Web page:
Mantra? The concept and meaning

The mantra (man+tra) came from the Sanskrit word mantram consists of the root man- manas/mind (to think) and the suffix -tra, designating tools or instruments, hence a literal translation would be “instrument of thought”

They are sounds, syllables, words or groups of words that are repeated with the goal of creating a positive transformation within the person.

Mantras are primarily used as spiritual conduits, words or vibrations that inculcate concentration in the devotee. Mantras are also integrated in religious rituals to remove obstacles, avoid danger, reduce foes, or accumulate wealth. Mantras got their origin from the Vedas

Mantras are energy-based sounds. The Vedic metaphysical tradition explains that the body is composed of the combination of five elements and the first of them is sound. Studies in sound symbolism suggest that vocal sounds have meaning whether we are aware of it or not. And certainly there can be multiple layers of symbolism associated with each sound. So even, if we do not understand them, mantras are not meaningless; no vocal utterance is entirely without meaning.

One’s subconscious mind can find its solution through meditation and recitation of mantras. A mantra, when repeated constantly during meditation, first loudly and then through silent and mental chanting, changes the consciousness.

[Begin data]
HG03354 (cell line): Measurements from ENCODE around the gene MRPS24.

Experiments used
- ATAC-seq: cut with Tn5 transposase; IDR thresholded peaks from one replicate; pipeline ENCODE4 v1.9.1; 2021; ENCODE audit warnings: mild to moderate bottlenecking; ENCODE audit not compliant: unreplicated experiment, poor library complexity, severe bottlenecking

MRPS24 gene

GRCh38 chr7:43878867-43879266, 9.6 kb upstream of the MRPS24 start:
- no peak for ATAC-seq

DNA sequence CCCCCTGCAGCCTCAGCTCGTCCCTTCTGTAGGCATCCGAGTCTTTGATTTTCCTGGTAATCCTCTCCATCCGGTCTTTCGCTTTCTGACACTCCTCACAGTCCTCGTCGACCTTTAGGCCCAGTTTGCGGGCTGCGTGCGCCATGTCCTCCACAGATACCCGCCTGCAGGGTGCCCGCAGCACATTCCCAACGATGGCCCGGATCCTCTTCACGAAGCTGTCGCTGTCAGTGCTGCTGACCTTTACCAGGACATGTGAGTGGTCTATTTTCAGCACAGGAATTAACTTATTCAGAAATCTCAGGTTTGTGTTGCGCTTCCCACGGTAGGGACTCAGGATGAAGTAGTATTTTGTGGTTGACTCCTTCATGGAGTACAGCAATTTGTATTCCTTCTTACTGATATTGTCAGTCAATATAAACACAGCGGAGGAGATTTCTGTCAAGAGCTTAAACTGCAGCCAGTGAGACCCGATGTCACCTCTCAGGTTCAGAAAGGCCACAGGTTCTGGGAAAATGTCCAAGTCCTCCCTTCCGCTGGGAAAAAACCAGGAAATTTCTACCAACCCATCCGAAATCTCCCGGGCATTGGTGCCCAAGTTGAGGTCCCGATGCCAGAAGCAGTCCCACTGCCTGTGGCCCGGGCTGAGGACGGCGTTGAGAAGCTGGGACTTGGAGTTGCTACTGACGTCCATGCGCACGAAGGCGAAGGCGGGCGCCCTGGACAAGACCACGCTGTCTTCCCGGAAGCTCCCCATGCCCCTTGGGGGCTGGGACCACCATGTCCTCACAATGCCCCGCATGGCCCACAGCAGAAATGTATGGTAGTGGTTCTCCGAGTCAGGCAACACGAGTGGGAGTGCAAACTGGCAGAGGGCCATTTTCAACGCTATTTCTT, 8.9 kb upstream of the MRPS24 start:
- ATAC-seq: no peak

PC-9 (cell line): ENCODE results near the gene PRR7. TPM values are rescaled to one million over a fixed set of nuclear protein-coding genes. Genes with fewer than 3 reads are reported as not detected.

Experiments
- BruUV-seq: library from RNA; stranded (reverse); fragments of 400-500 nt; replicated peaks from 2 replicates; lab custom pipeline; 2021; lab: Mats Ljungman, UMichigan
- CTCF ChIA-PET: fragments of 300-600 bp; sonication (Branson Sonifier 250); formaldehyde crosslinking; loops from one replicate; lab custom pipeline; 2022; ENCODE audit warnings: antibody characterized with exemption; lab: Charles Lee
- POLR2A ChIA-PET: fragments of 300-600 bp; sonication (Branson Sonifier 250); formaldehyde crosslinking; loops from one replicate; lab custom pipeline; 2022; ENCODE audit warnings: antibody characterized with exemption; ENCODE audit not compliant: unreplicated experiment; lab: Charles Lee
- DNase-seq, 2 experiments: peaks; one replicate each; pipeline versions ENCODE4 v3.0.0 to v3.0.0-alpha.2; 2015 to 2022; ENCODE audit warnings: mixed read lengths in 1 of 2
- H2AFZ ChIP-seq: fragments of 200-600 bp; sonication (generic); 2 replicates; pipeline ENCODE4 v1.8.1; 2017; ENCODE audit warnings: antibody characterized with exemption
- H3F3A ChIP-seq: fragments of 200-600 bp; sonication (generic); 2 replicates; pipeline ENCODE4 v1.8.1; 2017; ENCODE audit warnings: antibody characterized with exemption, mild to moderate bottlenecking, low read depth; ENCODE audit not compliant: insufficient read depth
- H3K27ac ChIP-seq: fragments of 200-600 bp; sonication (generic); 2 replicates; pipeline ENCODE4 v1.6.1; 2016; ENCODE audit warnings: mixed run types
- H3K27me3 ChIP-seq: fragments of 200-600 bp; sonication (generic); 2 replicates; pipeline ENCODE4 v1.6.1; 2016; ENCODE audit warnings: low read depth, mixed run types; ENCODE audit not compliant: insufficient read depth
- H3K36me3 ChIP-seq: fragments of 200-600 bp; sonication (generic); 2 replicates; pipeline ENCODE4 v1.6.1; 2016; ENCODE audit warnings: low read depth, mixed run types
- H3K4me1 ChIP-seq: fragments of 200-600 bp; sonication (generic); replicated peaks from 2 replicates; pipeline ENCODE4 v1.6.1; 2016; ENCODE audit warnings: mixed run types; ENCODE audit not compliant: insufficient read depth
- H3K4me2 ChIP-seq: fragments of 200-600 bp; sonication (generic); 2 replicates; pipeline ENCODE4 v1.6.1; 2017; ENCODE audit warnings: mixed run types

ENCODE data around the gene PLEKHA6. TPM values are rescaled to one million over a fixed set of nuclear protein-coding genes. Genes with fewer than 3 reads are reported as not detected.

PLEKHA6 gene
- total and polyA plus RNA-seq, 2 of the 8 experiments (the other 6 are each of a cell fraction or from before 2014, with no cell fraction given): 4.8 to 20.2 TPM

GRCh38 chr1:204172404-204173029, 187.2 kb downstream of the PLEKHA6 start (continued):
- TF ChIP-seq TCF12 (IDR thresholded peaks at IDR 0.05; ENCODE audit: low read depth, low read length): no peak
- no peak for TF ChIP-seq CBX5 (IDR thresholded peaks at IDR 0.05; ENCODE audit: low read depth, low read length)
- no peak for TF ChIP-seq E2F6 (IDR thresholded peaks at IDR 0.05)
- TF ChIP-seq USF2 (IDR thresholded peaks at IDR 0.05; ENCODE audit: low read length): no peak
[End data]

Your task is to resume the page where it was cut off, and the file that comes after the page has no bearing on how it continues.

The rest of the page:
The Basic Mantra – Aum
In Vedic tradition, the most basic mantra is Aum, which is known as the “pranava mantra”, the source of all mantras. Aum is regarded to be the most fundamental and powerful mantra. Aum represents the first manifestation of Brahman, the Supreme reality. Thus, Aum is prefixed and suffixed to all Vedic prayers.

Maha Mantra may refer to the following:

Gayatri mantra:

Om Bhūr Bhuva Svaha
(Om) Tat Savitur Varenyam
Bhargo Devasya Dhīmahi
Dhiyo Yo Nahah Prachodayāt, (Om)

——Rigveda (3.62.10)

The Mahamrityunjaya Mantra:
aum tryambakaṃ yajāmahe sugandhiṃ puṣṭi-vardhanam
urvārukam iva bandhanān mṛtyor mukṣīya māmṛtāt

——-Rigveda (RV 7.59.12) The verse also recurs in the
Yajurveda (TS 1.8.6.i; VS 3.60)

The Hare Krishna maha mantra:

Hare KRISHNA, Hare KRISHNA, KRISHNA KRISHNA, Hare Hare, Hare Rama, Hare Rama, Rama Rama, Hare Hare

Lord Shiva mantra: Aum Namah Shivaya

description and meaning of the shiva mantra.

“Na” refers to the Gross Body (annamayakosa), “Ma” refers to the Pranic Body (pranamayakosa), “Shi” refers to the Mental Body (manonmayakosa), “Va” refers to the Intellectual Body (vignanamayakosa) and “Ya” refers to the Blissful Body (anandamayakosa) and “OM” or the “silence” beyond these syllables refers to the Soul or Life within.


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